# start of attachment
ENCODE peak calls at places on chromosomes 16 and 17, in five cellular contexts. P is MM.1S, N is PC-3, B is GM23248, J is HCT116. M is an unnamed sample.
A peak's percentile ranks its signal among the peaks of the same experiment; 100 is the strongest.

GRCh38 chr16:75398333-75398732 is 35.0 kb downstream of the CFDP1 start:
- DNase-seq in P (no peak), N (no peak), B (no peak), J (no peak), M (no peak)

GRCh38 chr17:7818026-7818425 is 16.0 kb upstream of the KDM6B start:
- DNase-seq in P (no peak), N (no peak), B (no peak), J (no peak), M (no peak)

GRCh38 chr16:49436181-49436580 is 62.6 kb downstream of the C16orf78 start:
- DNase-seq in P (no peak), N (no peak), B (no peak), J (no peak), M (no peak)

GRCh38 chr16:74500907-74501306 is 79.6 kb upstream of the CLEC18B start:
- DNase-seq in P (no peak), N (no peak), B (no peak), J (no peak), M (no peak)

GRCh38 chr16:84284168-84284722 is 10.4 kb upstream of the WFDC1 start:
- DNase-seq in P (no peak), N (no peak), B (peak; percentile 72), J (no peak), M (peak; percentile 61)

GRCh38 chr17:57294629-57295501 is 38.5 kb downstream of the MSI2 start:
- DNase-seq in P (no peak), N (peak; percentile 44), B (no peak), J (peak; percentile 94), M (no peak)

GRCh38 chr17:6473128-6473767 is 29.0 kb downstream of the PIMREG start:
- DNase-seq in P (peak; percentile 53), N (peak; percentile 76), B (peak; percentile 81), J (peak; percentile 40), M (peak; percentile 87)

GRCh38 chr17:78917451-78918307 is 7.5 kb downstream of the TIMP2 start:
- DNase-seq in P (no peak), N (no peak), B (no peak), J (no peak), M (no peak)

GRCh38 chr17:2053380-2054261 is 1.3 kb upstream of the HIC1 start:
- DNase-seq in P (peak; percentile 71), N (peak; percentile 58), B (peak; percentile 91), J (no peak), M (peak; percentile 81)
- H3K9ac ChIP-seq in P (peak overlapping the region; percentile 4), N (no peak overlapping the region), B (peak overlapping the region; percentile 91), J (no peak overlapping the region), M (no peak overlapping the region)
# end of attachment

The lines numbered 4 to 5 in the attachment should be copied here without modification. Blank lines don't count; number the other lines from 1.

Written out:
- DNase-seq in P (no peak), N (no peak), B (no peak), J (no peak), M (no peak)

GRCh38 chr17:7818026-7818425 is 16.0 kb upstream of the KDM6B start: